Maryland Pedestrian Accident Claims Process

Below, a Maryland pedestrian accident lawyer answers questions concerning the claims process for pedestrian accident and injury claims in the state of Maryland.

How Long Will a Pedestrian Accident Case Take in Maryland?

It really depends on what kind of case they’re going to have at stake. If it’s a case where they just have a short amount of treatment and they’re able to settle quickly because it is a minimal injury, then it should be a short case that could be resolved within six months following the end of their treatment.

However, if it’s a case where they want to file a law suit and they go to the District court, which is the lower court in Maryland, once you file a lawsuit they typically issue a trial date of 60-90 days after that.

If there are significant injuries and they file a lawsuit in the circuit court then they’d have to run through the full gamut of discovery including exchanging paper discovery like medical records and photographs and reports, then conducting depositions, and then being examined by the defendants’ physician and then getting ready for trial so that could be a lengthy process of one or two more years.

What were the processes of their case, what will it be like?

Well, depending on when they come to us after the accident hopefully they’ll seek medical treatment right away and then we would contact the offending party’s  insurance company and to let them know that we represent an injured person who was injured at the hands of their insured.

Then we would go and monitor the clients medical treatment. When they’d reached a point where their medical treatment was completed either because their injuries had healed or they’d reached some sort of plateau—typically something known as Maximum Medical Improvement—meaning that this is about as good as they’re going to get, we collect their records and put what’s called the demand package together or a settlement demand package.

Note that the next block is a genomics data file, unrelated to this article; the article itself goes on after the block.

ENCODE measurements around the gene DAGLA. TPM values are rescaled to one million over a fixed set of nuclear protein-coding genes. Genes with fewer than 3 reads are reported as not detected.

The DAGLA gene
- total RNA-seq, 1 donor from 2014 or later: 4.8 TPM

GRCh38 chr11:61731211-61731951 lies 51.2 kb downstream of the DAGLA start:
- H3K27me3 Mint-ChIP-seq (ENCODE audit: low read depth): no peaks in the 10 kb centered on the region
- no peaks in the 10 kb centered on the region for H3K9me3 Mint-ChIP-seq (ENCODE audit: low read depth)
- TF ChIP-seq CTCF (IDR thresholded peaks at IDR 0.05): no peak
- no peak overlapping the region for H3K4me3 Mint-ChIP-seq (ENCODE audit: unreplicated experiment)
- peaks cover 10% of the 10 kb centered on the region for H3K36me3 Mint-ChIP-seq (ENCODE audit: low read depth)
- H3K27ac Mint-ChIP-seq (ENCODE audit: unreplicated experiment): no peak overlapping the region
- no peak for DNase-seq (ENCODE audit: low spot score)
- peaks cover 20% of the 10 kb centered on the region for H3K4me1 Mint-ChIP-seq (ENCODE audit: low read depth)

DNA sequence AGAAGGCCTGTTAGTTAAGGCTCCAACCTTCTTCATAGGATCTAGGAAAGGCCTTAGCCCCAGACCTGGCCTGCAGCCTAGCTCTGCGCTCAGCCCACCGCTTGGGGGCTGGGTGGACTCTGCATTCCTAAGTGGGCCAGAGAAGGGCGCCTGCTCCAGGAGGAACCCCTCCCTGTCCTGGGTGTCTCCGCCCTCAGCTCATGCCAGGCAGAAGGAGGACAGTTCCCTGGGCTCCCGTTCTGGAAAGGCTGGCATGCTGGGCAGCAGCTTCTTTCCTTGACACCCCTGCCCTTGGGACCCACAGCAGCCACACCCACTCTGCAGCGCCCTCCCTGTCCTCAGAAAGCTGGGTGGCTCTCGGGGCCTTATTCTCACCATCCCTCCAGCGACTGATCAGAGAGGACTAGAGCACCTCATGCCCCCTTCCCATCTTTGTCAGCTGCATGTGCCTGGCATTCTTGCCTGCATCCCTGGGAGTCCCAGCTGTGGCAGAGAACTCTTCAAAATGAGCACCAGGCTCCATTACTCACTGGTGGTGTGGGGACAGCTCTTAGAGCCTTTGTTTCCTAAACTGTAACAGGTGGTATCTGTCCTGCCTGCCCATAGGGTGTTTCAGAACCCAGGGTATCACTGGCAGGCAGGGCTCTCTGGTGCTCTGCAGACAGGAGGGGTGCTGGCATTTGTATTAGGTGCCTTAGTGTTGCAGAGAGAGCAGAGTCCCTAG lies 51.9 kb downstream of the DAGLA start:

That is where we argue the merits of our case based on the liability aspects and combine that with the damages aspect as proven by the client’s injuries—documented in the medical records—and whether or not they had any other expenses such as time loss from work or a retirement benefits or lost pension benefits or things of that nature. Then we give the insurance company 15 or 30 days to respond to that, and then we enter into negotiations to hopefully settle the case.

If that breaks down and we’re too far apart—we’re demanding higher number in the insurance company offers a lower number— and it doesn’t seem like we’ll meet somewhere in the middle then we have the option of starting a lawsuit in either the district court or the circuit court. The district court is for cases under $15,000 or $30,000 in value and the circuit court is for everything above that. At that point we proceed with either discovery in the circuit court or just a trial in the district court.

At the district court they’ll have the chance to plead their case to a judge through their testimony and their medical records and the defendant has an opportunity to cross examine them as to their records and to their pain and suffering and to how the accident happened.